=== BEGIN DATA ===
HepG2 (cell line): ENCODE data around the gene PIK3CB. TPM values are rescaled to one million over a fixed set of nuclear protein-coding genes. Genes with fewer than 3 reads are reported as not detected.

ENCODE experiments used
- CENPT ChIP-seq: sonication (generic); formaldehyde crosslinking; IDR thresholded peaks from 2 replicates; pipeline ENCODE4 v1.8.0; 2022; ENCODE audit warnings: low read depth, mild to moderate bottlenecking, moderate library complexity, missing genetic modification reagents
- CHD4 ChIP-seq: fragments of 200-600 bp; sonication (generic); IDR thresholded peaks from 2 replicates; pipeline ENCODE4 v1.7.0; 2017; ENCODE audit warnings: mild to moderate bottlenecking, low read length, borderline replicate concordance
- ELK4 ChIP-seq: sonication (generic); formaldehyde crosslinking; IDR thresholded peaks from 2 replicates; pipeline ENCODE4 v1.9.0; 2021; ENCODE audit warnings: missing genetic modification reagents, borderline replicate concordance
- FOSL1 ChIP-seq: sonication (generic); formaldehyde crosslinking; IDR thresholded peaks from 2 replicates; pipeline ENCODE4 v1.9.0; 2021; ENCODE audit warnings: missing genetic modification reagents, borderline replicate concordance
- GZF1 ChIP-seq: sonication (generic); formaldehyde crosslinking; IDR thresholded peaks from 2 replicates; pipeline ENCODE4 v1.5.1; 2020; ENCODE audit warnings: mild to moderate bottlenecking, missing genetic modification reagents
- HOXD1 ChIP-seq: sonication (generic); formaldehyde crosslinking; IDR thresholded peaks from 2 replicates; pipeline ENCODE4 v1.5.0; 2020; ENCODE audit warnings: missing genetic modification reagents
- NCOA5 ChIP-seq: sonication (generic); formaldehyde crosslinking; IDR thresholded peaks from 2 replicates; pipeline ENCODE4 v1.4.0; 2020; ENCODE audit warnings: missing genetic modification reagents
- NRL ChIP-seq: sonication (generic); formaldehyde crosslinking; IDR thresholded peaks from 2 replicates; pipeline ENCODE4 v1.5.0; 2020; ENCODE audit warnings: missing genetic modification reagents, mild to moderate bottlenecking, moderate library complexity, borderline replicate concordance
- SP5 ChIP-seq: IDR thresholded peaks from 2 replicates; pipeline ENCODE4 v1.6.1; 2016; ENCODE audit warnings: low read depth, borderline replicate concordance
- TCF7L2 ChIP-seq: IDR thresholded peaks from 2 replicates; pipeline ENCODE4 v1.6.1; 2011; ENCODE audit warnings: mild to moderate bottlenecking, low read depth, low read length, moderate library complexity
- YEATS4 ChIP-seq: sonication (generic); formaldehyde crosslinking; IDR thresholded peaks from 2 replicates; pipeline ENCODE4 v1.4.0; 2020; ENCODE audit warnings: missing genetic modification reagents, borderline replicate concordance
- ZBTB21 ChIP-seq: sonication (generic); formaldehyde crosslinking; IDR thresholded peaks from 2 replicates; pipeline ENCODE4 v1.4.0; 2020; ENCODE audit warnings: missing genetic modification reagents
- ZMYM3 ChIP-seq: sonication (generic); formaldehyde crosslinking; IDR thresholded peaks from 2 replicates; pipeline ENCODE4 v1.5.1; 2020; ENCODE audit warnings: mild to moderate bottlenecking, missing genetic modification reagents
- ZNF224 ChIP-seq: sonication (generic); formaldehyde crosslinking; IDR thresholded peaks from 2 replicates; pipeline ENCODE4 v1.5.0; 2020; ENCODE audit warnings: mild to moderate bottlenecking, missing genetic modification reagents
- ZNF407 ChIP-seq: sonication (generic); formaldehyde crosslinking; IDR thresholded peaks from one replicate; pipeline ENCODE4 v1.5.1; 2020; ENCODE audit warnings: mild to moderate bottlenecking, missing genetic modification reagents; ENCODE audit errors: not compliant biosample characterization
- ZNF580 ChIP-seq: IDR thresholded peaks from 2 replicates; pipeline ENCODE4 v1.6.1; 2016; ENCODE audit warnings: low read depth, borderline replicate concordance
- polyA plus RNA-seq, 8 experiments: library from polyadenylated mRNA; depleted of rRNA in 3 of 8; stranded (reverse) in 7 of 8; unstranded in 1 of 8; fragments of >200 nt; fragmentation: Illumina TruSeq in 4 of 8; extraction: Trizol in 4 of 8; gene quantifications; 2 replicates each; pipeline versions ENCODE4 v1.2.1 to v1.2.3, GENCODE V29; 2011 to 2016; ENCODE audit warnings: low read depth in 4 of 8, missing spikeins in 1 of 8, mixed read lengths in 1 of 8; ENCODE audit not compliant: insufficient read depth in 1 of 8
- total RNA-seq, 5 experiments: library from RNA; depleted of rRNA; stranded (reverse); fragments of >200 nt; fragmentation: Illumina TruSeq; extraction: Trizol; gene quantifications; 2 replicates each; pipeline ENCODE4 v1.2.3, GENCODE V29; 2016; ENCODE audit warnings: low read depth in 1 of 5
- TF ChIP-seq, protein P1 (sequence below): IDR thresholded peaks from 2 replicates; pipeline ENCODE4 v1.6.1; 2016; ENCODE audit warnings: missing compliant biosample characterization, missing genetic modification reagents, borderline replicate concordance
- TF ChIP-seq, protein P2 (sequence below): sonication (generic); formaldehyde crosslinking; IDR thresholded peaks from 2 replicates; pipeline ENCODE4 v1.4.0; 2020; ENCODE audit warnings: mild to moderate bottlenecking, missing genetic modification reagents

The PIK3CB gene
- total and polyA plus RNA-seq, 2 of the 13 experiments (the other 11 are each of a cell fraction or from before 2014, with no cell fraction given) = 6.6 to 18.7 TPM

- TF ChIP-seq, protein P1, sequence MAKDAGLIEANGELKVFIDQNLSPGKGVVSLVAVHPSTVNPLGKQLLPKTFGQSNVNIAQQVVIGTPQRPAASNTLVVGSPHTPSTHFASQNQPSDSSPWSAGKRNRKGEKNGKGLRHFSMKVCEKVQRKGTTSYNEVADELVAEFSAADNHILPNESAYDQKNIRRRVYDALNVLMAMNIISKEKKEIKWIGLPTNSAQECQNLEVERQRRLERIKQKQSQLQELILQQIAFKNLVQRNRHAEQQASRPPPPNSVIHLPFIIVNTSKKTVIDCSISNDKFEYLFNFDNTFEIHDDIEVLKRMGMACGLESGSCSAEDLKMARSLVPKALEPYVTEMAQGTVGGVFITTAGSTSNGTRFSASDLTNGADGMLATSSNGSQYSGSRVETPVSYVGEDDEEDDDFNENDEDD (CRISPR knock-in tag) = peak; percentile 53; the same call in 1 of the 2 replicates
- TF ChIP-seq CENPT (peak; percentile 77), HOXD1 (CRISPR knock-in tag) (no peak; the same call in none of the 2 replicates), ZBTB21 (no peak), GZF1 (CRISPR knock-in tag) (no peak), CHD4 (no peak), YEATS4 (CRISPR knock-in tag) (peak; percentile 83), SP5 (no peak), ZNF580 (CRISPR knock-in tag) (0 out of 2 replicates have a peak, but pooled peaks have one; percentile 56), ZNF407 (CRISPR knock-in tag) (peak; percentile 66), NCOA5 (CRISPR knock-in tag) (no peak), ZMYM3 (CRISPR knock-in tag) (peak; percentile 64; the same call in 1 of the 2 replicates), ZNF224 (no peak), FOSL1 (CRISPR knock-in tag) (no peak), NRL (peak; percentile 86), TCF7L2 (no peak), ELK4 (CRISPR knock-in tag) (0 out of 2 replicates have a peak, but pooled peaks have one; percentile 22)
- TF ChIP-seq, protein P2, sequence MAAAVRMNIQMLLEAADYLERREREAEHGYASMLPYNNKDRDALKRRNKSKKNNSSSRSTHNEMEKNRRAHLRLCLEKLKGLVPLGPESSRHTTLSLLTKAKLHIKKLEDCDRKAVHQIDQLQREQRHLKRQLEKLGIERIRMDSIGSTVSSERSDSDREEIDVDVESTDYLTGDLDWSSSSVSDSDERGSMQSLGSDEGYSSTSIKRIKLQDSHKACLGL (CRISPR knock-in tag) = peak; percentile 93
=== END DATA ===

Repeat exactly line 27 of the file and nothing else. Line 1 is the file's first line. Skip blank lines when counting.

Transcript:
- TF ChIP-seq, protein P2, sequence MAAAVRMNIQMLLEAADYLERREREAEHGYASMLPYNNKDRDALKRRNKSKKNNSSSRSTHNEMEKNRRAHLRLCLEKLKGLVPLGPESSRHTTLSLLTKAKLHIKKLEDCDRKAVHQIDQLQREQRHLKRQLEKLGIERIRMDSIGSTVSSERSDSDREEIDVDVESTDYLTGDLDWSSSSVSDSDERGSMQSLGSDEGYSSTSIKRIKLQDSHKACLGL (CRISPR knock-in tag) = peak; percentile 93